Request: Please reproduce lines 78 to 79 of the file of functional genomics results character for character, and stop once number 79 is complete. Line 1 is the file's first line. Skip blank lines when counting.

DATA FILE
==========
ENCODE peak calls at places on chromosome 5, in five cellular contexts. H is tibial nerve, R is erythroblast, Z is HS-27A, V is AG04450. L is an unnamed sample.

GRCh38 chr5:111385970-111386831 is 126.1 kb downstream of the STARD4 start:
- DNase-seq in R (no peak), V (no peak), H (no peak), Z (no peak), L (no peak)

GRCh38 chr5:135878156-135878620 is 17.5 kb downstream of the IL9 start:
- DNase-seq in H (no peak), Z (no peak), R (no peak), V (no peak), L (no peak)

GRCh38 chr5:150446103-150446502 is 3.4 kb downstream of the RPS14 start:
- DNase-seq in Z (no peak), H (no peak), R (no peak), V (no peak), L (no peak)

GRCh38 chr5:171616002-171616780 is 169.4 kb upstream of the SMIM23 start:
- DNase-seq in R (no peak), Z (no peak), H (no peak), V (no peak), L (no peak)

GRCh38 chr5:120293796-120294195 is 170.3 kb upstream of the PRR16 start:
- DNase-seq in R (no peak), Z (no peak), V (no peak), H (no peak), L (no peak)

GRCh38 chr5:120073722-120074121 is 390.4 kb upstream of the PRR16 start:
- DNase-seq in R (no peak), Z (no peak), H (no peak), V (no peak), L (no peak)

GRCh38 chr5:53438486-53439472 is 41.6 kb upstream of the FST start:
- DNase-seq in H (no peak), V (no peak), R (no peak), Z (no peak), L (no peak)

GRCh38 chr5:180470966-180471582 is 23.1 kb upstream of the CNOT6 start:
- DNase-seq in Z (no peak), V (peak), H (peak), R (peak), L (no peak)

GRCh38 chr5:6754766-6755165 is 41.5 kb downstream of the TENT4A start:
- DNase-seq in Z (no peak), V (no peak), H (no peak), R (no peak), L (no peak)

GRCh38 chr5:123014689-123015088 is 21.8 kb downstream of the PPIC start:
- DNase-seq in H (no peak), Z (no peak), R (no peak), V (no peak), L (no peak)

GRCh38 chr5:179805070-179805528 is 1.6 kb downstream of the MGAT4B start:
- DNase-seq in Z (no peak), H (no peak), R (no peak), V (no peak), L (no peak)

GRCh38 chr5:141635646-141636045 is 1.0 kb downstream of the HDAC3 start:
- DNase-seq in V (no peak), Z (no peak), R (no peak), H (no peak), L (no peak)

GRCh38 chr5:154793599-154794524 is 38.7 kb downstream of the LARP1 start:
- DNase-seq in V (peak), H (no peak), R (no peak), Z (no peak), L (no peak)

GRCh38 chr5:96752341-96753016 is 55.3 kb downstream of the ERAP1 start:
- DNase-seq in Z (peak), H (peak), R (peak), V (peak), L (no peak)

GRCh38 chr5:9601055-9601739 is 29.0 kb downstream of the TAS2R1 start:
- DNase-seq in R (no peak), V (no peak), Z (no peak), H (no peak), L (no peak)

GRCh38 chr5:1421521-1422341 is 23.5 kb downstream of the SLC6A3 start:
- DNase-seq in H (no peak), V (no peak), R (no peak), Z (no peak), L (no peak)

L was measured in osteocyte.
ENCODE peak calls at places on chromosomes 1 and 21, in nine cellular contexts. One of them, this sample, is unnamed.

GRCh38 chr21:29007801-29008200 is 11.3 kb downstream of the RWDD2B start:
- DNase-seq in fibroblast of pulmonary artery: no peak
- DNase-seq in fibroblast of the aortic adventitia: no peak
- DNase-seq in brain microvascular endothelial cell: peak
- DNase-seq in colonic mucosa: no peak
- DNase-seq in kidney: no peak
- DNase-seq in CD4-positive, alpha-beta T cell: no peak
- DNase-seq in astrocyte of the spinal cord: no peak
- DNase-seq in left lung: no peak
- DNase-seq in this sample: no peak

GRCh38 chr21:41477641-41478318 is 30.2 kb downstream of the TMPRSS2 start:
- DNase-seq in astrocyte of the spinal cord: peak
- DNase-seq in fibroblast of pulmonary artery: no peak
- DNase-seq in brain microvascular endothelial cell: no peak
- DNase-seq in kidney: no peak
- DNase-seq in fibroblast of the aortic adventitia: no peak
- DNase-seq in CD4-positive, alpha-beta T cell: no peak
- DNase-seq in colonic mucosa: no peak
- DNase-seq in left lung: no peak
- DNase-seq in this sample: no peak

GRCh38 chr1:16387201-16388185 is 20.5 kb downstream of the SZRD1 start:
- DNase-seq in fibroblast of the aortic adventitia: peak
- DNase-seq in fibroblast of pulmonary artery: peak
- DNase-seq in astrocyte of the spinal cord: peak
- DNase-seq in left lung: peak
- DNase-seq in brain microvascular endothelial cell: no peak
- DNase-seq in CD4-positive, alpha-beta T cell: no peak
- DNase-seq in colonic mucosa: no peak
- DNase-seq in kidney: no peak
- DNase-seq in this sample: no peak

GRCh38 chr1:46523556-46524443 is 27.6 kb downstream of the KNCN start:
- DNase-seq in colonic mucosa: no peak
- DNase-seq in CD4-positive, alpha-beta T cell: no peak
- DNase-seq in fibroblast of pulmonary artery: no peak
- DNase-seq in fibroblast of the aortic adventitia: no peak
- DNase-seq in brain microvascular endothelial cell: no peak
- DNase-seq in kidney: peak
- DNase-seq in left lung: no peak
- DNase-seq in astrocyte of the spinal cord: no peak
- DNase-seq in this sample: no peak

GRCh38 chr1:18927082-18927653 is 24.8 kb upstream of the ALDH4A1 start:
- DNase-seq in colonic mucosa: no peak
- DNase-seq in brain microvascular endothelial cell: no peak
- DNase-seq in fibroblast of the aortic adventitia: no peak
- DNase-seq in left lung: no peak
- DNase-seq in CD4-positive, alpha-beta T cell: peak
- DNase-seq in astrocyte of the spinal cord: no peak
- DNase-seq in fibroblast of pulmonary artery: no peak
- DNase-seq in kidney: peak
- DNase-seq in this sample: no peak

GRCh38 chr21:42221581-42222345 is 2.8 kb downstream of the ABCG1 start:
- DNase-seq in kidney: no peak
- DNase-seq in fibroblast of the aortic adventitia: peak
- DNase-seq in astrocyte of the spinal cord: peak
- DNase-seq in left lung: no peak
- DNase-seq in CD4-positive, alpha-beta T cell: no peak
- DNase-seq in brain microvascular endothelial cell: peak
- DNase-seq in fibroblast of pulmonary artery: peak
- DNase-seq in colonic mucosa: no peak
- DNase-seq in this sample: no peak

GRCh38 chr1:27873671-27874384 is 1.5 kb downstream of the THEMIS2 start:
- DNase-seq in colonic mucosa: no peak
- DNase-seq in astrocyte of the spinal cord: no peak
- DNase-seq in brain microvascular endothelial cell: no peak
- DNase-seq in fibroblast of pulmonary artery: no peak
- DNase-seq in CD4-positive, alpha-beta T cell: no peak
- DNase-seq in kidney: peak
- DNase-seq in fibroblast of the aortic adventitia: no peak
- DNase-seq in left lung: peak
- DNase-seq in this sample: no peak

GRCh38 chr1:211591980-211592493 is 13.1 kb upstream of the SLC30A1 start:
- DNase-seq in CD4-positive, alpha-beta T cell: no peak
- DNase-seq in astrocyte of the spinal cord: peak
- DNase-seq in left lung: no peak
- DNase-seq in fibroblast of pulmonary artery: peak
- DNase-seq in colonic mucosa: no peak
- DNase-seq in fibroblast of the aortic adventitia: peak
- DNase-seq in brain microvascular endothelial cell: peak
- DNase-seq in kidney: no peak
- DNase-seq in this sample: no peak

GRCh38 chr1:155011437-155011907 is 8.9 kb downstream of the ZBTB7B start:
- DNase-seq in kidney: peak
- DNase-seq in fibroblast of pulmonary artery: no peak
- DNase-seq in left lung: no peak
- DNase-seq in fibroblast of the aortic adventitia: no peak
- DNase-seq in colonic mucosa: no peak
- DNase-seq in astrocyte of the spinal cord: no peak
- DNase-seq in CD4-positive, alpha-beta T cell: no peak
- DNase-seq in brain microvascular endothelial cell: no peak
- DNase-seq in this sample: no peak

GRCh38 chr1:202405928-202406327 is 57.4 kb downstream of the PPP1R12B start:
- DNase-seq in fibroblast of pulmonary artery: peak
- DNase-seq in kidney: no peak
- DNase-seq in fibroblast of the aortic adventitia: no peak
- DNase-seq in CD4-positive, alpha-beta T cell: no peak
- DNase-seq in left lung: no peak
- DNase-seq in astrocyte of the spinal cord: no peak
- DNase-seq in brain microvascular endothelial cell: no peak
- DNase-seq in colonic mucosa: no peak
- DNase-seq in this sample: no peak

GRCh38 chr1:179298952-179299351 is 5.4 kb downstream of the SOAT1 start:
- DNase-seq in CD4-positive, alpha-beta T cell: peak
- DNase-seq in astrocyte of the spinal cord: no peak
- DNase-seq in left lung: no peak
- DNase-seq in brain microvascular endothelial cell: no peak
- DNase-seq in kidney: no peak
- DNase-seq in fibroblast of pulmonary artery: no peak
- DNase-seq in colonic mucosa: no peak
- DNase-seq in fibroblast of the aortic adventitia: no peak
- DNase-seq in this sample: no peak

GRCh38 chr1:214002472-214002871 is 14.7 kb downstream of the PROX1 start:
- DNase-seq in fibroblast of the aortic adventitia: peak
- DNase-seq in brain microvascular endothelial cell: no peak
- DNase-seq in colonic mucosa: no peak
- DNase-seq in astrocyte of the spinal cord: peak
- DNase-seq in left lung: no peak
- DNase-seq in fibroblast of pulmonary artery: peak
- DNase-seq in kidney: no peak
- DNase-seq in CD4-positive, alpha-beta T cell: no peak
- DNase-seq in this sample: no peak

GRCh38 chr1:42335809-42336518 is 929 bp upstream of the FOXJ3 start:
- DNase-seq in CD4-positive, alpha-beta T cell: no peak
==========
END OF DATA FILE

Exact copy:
- DNase-seq in brain microvascular endothelial cell: no peak
- DNase-seq in fibroblast of the aortic adventitia: no peak